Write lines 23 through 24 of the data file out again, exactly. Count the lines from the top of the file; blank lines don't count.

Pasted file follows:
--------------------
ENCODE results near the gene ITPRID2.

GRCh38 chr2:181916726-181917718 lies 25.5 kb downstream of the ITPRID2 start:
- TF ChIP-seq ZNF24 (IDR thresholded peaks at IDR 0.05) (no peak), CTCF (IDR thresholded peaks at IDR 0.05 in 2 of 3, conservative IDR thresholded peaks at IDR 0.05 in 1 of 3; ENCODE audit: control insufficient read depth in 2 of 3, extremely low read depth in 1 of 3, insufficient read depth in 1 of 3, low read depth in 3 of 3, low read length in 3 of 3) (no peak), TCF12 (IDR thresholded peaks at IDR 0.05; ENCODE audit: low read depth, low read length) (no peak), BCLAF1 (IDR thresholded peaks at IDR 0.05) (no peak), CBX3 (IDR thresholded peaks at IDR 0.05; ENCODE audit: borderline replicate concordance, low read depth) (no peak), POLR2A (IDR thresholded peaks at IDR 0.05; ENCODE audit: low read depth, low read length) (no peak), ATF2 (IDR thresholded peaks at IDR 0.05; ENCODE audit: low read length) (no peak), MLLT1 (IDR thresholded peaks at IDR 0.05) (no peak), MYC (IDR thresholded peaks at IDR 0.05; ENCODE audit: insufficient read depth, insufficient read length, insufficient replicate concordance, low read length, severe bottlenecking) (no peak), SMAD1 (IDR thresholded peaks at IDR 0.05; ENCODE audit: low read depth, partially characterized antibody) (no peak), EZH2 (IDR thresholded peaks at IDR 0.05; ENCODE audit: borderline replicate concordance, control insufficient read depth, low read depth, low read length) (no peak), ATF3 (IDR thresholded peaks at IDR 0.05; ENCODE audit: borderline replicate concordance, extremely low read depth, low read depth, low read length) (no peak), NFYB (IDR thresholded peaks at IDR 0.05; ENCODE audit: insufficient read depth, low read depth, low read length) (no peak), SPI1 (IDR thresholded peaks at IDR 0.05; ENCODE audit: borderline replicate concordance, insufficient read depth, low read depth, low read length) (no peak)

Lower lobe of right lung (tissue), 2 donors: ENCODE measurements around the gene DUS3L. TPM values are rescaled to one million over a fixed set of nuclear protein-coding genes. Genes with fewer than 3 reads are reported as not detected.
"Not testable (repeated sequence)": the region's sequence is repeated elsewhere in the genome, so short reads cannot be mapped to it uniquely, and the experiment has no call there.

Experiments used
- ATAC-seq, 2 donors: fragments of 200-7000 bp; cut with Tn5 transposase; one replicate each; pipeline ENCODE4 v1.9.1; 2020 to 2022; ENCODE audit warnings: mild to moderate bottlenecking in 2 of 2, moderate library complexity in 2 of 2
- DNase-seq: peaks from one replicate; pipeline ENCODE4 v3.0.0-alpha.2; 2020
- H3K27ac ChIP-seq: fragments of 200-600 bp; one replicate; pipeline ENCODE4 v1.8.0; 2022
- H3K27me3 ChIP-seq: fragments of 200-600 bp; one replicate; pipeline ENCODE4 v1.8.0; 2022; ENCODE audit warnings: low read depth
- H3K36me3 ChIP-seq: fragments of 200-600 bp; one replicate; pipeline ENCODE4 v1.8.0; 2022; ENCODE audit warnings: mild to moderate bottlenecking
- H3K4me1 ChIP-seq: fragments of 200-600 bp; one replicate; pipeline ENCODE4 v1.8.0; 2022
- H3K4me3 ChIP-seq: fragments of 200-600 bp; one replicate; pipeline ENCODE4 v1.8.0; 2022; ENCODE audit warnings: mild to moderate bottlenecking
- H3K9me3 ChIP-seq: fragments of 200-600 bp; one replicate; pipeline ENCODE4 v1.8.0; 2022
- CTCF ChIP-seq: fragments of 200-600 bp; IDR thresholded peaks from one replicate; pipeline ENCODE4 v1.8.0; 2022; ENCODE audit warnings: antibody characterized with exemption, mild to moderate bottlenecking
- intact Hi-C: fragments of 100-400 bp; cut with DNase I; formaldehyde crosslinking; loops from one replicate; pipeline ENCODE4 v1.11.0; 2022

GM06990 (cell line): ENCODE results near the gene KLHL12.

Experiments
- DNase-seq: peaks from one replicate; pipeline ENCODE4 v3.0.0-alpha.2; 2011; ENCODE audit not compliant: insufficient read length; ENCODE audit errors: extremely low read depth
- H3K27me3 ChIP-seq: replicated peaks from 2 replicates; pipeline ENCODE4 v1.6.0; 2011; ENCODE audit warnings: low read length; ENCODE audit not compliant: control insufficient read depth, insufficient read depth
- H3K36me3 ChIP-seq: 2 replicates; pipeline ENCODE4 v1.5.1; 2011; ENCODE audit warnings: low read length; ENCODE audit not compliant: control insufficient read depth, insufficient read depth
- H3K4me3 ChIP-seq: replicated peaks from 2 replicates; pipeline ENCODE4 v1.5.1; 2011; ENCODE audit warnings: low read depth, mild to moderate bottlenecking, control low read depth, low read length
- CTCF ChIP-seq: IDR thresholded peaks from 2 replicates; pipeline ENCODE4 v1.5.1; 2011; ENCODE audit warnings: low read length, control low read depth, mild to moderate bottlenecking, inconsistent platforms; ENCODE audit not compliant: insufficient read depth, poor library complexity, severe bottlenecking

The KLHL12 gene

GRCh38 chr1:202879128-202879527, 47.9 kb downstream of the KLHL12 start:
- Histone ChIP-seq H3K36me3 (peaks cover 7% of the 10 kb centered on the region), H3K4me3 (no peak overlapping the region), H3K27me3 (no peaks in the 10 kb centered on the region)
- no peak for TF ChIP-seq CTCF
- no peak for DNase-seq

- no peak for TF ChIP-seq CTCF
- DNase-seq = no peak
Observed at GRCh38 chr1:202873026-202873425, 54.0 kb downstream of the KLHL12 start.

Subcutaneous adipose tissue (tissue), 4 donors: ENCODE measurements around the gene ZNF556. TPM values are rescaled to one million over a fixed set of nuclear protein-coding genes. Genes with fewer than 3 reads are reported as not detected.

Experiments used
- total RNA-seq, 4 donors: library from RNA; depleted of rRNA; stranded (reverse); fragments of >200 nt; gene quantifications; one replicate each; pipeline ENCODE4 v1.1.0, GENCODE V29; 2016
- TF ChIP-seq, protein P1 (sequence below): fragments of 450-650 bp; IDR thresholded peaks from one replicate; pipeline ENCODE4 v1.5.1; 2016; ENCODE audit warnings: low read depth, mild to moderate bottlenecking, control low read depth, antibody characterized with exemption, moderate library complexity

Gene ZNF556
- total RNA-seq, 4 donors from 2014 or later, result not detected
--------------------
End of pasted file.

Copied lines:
- CTCF ChIP-seq: IDR thresholded peaks from 2 replicates; pipeline ENCODE4 v1.5.1; 2011; ENCODE audit warnings: low read length, control low read depth, mild to moderate bottlenecking, inconsistent platforms; ENCODE audit not compliant: insufficient read depth, poor library complexity, severe bottlenecking

The KLHL12 gene